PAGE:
WoodWorkWeb - Woodworking Community
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(Left: Paul Dalcanale and Colin Knecht, Creators of Woodworkweb)
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- Created on Tuesday, 12 May 2015 16:13
- Hits: 1289
One of the best features of being a woodworker is that fact that you can re-make things, alter designs or just make things from pictures or ideas. What an amazing thing to be do, I guess that's where part of the art form of woodworking comes from. I often wish I had some of those creative abilities. For the most part, I need to at least look at a picture of something before I can create it, which is precisely what happened with this build.
I liked the design and the functionality of having and using a patio server ... what a handy little item for anyone who does some entertaining among family and friends. A perfect way to hold and transport food and drink around a patio, sundeck or back yard get-together.
I started off by making a rough model, just to get a sense of comparative sizes of the parts that might be needed. Once I had that, the next real measurement I needed was ... what would be comfortable height for the handle to be at and with this knowledge the build began ...
- Created on Wednesday, 06 May 2015 04:32
- Hits: 1679
I'm not sure if anyone really knows where or how winding sticks came into being, but I would be willing to bet it was in ancient boat building. Boat builders use all sorts of tricks to figure out the best angles, curves and lines on boats and to do this they need to start with straight lines, which is where winding sticks would be helpful.
Winding sticks are used to help show where boards are warped or twisted and the way they work is simply to set them up on a board which is lying on a flat surface, then sight down the tops of the 2 sticks. If they line up perfectly, the board is flat, if the sticks are uneven, then the board is warped.
Oddly enough, it is boards that are only slightly warped that are the hardest to determine and this is where winding sticks really shine. Boards that are wildly warped are pretty easy to see, it's the ones that "look" flat that can be challenging ones to work with.
In the past winging sticks were useful to a woodworker or carpenter who was hand planing boards to make them flat, and that really hasn't changed, only now we often use machinery to make boards flat, and winding sticks are still useful in ...
- Created on Thursday, 30 April 2015 03:02
- Hits: 1449
There are a variety of television shows that revolve around the collectables theme, whether it be antique or more modern collections. Almost every collector loves to show off their collections or at least parts of it to those who are interested. In this article and video we build a small wall hanging cabinet with glass door, and with battery operated motion sensitive light, precisely for showing and storing a collection.
In order to make the collection the focus, we purposely built the cabinet fairly plain, and even finished it with a dark color to help take away any distractions from the wood and the cabinet. After all, the whole purpose here is to show off the collection, not the cabinet.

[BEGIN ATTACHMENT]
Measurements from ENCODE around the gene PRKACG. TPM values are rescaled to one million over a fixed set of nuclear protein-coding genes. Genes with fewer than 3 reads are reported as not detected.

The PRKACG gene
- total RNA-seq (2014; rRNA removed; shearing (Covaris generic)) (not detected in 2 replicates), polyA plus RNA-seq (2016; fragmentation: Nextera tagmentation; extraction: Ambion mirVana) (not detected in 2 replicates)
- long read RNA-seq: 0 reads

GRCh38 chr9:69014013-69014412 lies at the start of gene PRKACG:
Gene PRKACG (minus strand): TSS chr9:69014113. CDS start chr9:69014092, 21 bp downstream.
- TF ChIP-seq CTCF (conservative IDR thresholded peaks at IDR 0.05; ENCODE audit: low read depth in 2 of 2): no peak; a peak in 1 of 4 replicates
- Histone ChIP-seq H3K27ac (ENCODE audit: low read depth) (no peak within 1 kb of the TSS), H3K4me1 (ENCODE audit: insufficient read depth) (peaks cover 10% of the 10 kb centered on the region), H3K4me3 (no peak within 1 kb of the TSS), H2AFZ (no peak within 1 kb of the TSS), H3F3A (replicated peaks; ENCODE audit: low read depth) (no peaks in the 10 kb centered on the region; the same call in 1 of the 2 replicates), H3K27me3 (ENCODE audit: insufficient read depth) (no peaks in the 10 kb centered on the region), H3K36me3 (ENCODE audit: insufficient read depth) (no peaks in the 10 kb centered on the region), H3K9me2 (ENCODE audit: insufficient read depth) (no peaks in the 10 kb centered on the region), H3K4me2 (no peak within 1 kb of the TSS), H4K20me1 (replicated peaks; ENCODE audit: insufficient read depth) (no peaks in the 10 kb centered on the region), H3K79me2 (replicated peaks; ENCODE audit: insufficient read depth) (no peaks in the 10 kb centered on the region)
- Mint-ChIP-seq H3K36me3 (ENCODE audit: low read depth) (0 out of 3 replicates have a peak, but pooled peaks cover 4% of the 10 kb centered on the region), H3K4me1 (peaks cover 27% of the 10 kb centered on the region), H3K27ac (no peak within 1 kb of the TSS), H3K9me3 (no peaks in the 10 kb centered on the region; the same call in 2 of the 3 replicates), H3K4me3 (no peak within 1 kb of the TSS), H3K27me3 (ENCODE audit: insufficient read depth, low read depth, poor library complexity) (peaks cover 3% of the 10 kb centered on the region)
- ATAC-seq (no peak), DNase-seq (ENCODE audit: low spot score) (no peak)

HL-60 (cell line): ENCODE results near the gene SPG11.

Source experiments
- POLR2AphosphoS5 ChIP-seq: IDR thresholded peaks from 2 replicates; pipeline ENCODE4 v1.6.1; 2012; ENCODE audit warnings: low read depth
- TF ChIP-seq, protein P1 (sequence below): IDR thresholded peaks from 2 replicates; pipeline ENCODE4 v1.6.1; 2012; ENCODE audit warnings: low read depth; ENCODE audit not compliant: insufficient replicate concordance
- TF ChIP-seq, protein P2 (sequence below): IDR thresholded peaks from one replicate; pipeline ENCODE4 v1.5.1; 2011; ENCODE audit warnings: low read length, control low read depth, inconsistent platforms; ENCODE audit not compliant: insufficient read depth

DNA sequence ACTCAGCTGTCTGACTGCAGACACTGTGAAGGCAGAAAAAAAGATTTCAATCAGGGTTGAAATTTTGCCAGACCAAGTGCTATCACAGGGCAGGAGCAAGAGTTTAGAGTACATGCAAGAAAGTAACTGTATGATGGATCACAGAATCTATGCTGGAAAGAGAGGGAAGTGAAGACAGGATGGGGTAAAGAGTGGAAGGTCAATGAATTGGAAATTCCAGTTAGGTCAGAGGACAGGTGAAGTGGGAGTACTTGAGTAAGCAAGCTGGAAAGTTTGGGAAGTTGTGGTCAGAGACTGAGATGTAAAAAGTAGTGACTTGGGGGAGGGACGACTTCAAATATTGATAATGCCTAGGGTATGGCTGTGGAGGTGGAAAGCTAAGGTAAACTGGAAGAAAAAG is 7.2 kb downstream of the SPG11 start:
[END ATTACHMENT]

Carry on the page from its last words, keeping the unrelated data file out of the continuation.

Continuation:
This cabinet could also easily be built without the door, in our case it was a requirement, but for others it might not be so. Our cabinet was a modest 14 x 6 inches and 4 1/2 inches deep. The main reason for this size was to make something small enough that a battery operated illumination would enhance, and it did ...
- Created on Tuesday, 21 April 2015 22:35
- Hits: 1984
One of the joys of woodworking is being able to work with all sorts of different woods, and with woods that have different figures within them. I never get tired of looking at all the different designs and shapes that are comprised of different figured woods. It's almost like looking at clouds, they are all different, the beauty of wood, is they don't change like clouds do, they remain constant.
One of my favorite woods to work with is SPALTED wood. This kind of figure can occur in any wood and is basically caused by a fungus that invades the inner tree and in so doing leaves a path of lines and color changes that can bring out a very unique beauty to woods. It is far more noticeable in lighter color woods but can also occur in dark woods.
Spalting is the first breakdown of the wood fibers. It is where wood rot begins and if it is allowed to go too far, the spalting becomes rot and when rot goes far enough it can actually crumble and eventually would disintegrate and become part of the earth again ...
- Created on Wednesday, 15 April 2015 21:22
- Hits: 1968
Jigsaws have been around for many years and have not changed significantly in that time. The principal of how they work is the same, the blades move up and down at a high rate of speed as the saw is pushed into the wood and thus a cut is made ... pretty easy eh? .... Well, not so fast. There are a few things that we can all learn about jigsaws that can make them far more useful.
First of all, there are 2 basic jigsaw blades available. The newest version is called a "T" connection, the older one is often called a "U" connection because at the very top of the blade there is a tiny "U" cutaway. As usual, the blades are not interchangeable. The quick way to tell (in most cases) if you jigsaw has some sort of a screw at the point where the blade enters the mounting slot in the saw, it is likely the older type, the "U" connection. If your jigsaw has some sort of twisting lever, it's likely a "T" connection type blade required.
The newer jigsaws now have variable speed motors, and locking switches so that if you are making a long cut, you can not only adjust the speed accordingly, you can also lock the motor on rather than trying to hold the on switch for the entire cut. What about blades you ask ... well ...